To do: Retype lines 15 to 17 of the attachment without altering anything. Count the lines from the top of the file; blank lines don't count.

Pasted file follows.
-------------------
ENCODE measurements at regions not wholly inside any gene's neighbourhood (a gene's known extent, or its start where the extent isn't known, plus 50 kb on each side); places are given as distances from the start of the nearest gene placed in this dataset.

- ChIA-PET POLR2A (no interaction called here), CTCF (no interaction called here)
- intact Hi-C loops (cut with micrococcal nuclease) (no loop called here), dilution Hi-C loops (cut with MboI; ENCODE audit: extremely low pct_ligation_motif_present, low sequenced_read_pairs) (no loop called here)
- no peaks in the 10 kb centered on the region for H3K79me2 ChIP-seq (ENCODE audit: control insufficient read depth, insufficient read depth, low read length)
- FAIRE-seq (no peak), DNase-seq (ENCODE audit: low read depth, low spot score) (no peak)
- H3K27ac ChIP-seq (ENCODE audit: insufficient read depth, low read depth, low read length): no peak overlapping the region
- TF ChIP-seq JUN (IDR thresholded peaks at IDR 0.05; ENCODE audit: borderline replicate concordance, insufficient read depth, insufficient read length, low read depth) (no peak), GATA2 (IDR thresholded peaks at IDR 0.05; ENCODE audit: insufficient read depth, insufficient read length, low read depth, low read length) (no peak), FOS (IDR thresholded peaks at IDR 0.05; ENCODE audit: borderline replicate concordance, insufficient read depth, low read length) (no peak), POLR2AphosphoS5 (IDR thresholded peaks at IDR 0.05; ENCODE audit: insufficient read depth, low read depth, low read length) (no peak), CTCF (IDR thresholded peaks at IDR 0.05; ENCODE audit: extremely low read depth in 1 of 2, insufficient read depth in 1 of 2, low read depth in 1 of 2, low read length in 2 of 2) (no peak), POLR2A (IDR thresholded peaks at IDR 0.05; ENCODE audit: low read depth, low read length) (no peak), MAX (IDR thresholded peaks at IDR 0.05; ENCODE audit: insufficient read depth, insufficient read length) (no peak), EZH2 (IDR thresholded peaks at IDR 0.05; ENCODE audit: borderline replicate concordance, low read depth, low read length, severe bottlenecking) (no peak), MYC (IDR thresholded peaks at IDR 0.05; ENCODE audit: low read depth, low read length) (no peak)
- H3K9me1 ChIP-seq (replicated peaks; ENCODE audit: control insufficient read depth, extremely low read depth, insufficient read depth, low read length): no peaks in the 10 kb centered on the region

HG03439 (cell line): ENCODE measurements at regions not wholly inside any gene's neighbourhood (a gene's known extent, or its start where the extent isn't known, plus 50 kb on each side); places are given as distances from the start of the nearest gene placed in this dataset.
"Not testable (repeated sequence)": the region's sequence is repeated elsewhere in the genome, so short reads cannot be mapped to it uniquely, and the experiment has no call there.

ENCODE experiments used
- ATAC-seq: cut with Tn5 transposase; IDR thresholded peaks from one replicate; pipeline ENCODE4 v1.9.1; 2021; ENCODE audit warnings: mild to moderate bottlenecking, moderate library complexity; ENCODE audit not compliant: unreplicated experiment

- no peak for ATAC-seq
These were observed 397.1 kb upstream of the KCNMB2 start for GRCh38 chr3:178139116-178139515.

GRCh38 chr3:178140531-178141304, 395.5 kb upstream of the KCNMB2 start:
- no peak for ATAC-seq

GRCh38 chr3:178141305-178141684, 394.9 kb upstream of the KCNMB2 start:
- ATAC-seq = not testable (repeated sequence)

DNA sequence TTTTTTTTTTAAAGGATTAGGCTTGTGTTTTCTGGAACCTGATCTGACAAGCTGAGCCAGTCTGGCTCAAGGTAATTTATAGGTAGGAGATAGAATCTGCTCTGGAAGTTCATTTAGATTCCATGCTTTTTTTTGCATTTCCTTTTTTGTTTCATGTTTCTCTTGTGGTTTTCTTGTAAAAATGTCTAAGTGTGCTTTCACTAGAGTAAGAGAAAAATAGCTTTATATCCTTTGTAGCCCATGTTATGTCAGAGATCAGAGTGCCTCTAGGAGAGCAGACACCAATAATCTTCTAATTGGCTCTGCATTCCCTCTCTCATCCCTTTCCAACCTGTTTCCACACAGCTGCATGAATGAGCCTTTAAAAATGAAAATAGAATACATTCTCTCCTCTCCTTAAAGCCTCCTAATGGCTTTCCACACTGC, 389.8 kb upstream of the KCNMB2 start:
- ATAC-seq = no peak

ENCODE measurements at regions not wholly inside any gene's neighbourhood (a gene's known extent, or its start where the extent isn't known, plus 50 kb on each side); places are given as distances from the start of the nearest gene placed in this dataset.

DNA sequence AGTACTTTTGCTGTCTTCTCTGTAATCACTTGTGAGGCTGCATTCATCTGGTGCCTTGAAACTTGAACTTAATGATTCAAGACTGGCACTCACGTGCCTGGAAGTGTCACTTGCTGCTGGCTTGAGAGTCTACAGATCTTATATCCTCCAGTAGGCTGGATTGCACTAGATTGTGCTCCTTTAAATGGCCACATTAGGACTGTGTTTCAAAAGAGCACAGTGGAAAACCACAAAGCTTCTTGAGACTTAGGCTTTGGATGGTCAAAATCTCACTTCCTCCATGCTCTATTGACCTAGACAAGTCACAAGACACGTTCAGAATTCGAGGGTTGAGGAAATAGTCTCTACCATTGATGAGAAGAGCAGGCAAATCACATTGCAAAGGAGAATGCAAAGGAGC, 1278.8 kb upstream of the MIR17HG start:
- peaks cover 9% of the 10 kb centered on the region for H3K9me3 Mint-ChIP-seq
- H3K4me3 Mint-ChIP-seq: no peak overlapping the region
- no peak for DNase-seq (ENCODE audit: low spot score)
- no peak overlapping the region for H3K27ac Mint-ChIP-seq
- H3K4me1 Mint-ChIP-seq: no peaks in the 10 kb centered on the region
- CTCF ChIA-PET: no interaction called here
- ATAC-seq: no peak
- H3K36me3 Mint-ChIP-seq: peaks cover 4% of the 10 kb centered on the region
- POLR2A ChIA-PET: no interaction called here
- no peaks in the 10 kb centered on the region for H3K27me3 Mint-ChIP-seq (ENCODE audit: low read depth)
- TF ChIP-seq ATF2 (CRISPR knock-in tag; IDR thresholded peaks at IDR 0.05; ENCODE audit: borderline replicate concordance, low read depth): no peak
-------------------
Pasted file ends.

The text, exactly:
GRCh38 chr3:178140531-178141304, 395.5 kb upstream of the KCNMB2 start:
- no peak for ATAC-seq

GRCh38 chr3:178141305-178141684, 394.9 kb upstream of the KCNMB2 start: